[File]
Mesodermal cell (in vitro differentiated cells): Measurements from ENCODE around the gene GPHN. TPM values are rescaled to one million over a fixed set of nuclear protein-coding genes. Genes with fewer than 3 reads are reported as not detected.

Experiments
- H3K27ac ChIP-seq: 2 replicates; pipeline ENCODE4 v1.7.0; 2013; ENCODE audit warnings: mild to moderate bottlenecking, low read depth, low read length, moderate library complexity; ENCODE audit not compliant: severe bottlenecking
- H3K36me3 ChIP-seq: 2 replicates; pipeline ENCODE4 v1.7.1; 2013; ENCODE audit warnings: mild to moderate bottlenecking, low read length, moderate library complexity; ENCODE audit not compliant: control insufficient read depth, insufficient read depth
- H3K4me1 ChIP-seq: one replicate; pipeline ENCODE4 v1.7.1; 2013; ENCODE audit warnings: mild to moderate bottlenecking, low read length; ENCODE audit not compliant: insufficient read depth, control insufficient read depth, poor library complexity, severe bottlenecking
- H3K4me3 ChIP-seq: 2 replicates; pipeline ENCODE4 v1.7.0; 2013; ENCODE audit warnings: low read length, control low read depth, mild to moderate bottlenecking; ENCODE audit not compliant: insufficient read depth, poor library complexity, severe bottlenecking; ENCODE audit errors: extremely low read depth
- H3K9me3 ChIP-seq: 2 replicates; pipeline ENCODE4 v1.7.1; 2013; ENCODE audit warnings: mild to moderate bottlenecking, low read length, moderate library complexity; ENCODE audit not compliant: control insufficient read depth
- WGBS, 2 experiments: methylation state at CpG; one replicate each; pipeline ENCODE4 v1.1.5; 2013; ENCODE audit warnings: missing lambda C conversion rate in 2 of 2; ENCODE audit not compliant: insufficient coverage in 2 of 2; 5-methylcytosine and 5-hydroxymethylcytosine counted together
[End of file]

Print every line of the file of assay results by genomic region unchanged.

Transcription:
Mesodermal cell (in vitro differentiated cells): Measurements from ENCODE around the gene GPHN. TPM values are rescaled to one million over a fixed set of nuclear protein-coding genes. Genes with fewer than 3 reads are reported as not detected.

Experiments
- H3K27ac ChIP-seq: 2 replicates; pipeline ENCODE4 v1.7.0; 2013; ENCODE audit warnings: mild to moderate bottlenecking, low read depth, low read length, moderate library complexity; ENCODE audit not compliant: severe bottlenecking
- H3K36me3 ChIP-seq: 2 replicates; pipeline ENCODE4 v1.7.1; 2013; ENCODE audit warnings: mild to moderate bottlenecking, low read length, moderate library complexity; ENCODE audit not compliant: control insufficient read depth, insufficient read depth
- H3K4me1 ChIP-seq: one replicate; pipeline ENCODE4 v1.7.1; 2013; ENCODE audit warnings: mild to moderate bottlenecking, low read length; ENCODE audit not compliant: insufficient read depth, control insufficient read depth, poor library complexity, severe bottlenecking
- H3K4me3 ChIP-seq: 2 replicates; pipeline ENCODE4 v1.7.0; 2013; ENCODE audit warnings: low read length, control low read depth, mild to moderate bottlenecking; ENCODE audit not compliant: insufficient read depth, poor library complexity, severe bottlenecking; ENCODE audit errors: extremely low read depth
- H3K9me3 ChIP-seq: 2 replicates; pipeline ENCODE4 v1.7.1; 2013; ENCODE audit warnings: mild to moderate bottlenecking, low read length, moderate library complexity; ENCODE audit not compliant: control insufficient read depth
- WGBS, 2 experiments: methylation state at CpG; one replicate each; pipeline ENCODE4 v1.1.5; 2013; ENCODE audit warnings: missing lambda C conversion rate in 2 of 2; ENCODE audit not compliant: insufficient coverage in 2 of 2; 5-methylcytosine and 5-hydroxymethylcytosine counted together